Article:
The effect of obesity on the nation's health,
on the health of our children and on the costs of health care
are enormous.
But I don't have a specific reaction to the announcement
in New York City.
The Press: Jay, I'm going to try again on Syria.
You have expressed deep skepticism that the Annan
plan can work.
Given everything that we've seen in recent days,
why not just declare the Annan plan dead and try to come up
with another solution at this point?
Why do you --
Mr. Carney: Well, we are continuing to come up with and work
with our partners on additional steps.
The reason why we are both skeptical about Assad's
willingness to comply with his commitments under the Annan plan
is because he has failed to comply with any of the six
points contained within it, and he has continued to brutally
attack his own people -- most recently with the -- well,
not most recently, unfortunately,
but very recently with the horrific massacre in Houla.
However, there are some positives out of the Annan
plan in spite of the failure of Assad to abide by it,
and that is where there are United Nations observers in
place there has been a reduction in violence.
That is a good thing.
Where there are United Nations observers in place it allows for
more information about what's happening in Syria to get out of
that country and become more broadly known.
It allows for the international community to counter attempts
at propaganda and lies put forward by the Assad regime.
I think Secretary Clinton has made this point,
as well as others.
So we support the Annan plan because if it were adhered to
by Assad it would be very much in the interests of the Syrian
people, and it would bring about a reduction -- a cease-fire and
a withdrawal of forces.
We are skeptical that it will be complied with in the end,
and that is why we are talking with our partners about other
options and other steps.
The Press: I think most people, most outside observers would
conclude that things seem to be getting worse,
though, not better.
Given that, does the President have a deadline,
a breaking point in his own mind at this point?
Mr. Carney: We have made clear -- the President and
others have made clear that the window of opportunity here to
allow for a peaceful political transition in Syria is -- will
not remain open for long.
There is an urgent need for the international community to come
together and further unify against the Assad regime,
in an effort to persuade the Assad regime and pressure and
isolate the Assad regime to the point where that transition is
allowed to fully take place.
If that does not happen, the consequences are very serious.
And that's what Ambassador Rice was talking about,
and Secretary Clinton and I, because the consequences of not
taking that firm action are more violence -- violence that spills
over Syria's borders, violence that results in even greater
participation in this by Iran, for example, and others,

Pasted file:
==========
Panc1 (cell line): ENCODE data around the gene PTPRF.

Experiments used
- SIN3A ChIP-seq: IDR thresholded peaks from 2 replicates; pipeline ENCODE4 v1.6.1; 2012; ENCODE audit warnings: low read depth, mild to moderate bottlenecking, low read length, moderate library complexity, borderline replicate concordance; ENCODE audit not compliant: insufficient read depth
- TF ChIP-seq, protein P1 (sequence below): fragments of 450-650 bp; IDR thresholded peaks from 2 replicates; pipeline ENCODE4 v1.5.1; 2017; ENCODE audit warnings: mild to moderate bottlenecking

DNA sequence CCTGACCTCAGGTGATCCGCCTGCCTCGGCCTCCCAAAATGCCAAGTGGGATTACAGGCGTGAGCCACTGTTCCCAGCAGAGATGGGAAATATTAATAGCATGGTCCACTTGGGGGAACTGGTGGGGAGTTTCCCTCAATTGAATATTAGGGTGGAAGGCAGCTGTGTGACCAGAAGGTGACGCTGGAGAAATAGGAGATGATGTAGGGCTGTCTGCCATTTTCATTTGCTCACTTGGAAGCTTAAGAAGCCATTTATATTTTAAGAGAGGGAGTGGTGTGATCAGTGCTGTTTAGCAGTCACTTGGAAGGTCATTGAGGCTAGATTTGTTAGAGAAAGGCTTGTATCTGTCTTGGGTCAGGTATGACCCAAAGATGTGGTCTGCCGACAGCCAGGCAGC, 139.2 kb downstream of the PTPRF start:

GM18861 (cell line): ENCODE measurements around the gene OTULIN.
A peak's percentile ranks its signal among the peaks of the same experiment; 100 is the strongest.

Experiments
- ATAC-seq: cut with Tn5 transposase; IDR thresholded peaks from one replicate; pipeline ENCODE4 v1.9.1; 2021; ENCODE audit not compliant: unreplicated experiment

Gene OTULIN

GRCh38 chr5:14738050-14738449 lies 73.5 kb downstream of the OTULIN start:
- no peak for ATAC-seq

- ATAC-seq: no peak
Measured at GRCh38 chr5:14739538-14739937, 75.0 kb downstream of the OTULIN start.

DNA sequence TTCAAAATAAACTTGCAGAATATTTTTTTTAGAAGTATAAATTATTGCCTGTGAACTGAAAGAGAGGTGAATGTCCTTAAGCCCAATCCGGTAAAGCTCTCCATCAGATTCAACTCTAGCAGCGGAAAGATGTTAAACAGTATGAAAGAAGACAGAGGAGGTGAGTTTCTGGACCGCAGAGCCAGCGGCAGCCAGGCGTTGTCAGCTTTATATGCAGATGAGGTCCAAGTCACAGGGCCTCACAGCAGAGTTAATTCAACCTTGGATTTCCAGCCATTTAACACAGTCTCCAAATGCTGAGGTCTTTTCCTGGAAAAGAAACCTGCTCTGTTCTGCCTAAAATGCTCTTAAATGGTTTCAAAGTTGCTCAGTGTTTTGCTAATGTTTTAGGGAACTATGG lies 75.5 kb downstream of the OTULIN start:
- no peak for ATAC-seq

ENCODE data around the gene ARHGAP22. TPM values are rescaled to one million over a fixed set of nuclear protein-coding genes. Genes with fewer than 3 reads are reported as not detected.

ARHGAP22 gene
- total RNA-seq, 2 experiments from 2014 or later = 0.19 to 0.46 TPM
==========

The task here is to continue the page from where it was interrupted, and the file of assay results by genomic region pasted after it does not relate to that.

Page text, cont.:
to the point where it becomes a proxy war of sorts.
And this is bad for the region and bad for the Syrian people
and bad for the world.
So that's why we're working with the Russians and others to try
to explain to them our views on this,
persuade them why allowing this to continue will have
such horrific consequences.
The Press: But I guess what I'm asking, at what point --
Mr. Carney: I don't have a date for you, Kristen.
I think that the President --
The Press: Not a date, but is there something that is a red
line for the President --
Mr. Carney: I'm not going to preview next steps or options.
I can tell you that there is very much an urgent need for
action to be taken here, for the international community to
further unify and make it clear that a transition has to take
place in Syria.
The Press: Can I follow up on the question about Russia?
I mean, you -- when Secretary Clinton proposed a U.N.
Security Council arms embargo last month,
it was quickly shot down, including by Russia.
Could a -- is there any way to impose -- as Jake referred to
earlier -- some kind of a unilateral or separate arms
embargo apart from the Security Council?
Would that have any -- are you getting any sense from
the Russians that they would be willing to even entertain that
thought, especially considering that they currently supply the
Assad regime with weapons?
Mr. Carney: I don't have any detailed readout to give to you of
our discussions with the Russians or with others
on this issue and on possible next steps.
I can tell you that we are working to overcome our
differences with the Russians on Syria.
Our points are very clear and we've made them transparently
both in public and in our conversations with them.
We simply do not believe it is in Russia's interest,
let alone in Syria's interest, for the Assad regime to continue
to be propped up, and therefore to allow it to continue to
brutalize its own people.
Beyond that, I don't have anything I can divulge to
you today. Yes.
The Press: Jay, you took a question yesterday
on gender-based abortion.
The House is voting on this ban.
I understand the administration opposes the ban.
My question is, since the President has been outspoken
about being against gender-based discrimination,
how can you allow gender-based abortion?
Mr. Carney: Well, Ed, the administration opposed gender discrimination
in all forms.
But the end result of this legislation would be to subject
doctors to criminal prosecution if they fail to determine the
motivations behind a very personal and private decision.
I think we, again, oppose gender discrimination in all cases.
I think our record on that is very clear.
The President's record on that is very clear.
But the purpose of this legislation -- or the result
of this legislation would be to subject doctors to criminal
prosecution for failing to divine the motivations of their
patients when it comes to a very personal and medical decision.
The Press: -- a law then to deal with that issue?
Because the real central issue with the one child --
Mr. Carney: To allow doctors to read their patient's minds?